Some 2,000 people have registered the names of missing relatives on the International Committee of the Red Cross (ICRC) family links website, set up on 13 January to help families trace loved ones after Haiti's catastrophic earthquake that left tens of thousands dead and many more missing.
People in Haiti and abroad can register on the site the names of relatives they are trying to contact, and responses will be posted as they come in. Local hospitals, schools and other institutions can also post names of people found alive, injured or dead, said ICRC spokesperson, Anna Schaff.
Individuals have also set up websites to trace missing relatives and friends.
Two ICRC tracing specialists were due to arrive in Haiti on 14 January to evaluate the situation and set up tracing systems. “We will go where the people are, be they in camps, nearby fields, schools or other locations,” Schaff told IRIN.
The biggest concern is to identify and register children who have been separated from their families or orphaned, Matt Wingate, emergency coordinator with Save the Children, said.
“Family tracing is the number-one protection priority for now. The clock starts ticking from day one … We don’t yet know the number of lives lost, but many of them will be parents … and many other children will be separated. The vulnerability of children in the immediate aftermath of this crisis is at an unprecedented scale for Haiti.”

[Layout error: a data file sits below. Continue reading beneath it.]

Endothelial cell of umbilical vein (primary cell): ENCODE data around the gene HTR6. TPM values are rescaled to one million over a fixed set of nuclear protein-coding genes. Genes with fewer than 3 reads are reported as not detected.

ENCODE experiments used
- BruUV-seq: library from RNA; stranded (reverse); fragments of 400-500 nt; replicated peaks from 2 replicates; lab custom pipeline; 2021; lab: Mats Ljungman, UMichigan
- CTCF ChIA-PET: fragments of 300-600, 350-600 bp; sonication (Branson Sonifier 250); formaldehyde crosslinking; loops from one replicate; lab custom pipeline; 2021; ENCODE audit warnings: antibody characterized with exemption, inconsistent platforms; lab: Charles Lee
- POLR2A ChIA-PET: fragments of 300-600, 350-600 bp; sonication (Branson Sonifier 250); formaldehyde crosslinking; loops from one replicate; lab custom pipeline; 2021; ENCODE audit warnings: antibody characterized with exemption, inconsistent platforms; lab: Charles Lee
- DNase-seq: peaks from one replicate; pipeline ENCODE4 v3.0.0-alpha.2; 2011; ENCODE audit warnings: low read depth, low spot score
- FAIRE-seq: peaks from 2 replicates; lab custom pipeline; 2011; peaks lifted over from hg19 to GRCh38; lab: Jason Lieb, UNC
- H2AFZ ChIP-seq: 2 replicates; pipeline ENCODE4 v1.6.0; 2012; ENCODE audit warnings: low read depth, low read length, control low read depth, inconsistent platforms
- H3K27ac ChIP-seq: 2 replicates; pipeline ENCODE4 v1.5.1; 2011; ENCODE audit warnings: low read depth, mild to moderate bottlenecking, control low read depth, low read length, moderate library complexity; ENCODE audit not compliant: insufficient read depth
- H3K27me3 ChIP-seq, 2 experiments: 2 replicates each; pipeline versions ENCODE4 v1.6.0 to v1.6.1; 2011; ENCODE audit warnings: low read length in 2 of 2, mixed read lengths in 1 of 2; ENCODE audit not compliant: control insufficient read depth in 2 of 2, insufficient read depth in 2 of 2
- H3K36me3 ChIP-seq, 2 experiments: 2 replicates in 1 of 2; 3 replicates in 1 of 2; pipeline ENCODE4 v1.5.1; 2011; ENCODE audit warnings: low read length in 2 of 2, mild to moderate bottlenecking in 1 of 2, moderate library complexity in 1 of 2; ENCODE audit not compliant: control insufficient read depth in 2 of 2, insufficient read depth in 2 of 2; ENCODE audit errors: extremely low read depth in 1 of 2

The UN Children’s Fund (UNICEF) is setting up its emergency operation, while a Save the Children child protection team is en route to Haiti with family tracing kits, which include cameras, computers, communications equipment, and identification badges and bracelets.
Child protection agencies, including Save the Children and UNICEF, will coordinate with the government, ICRC and other agencies to register children, trace and verify families and find appropriate foster care or alternative solutions where needed, Wingate said.
The death toll from the magnitude 7.0 earthquake that hit the capital, Port-au-Prince, on 12 January has been estimated at between 45,000 and 50,000 by the Haitian Red Cross, news agencies reported.
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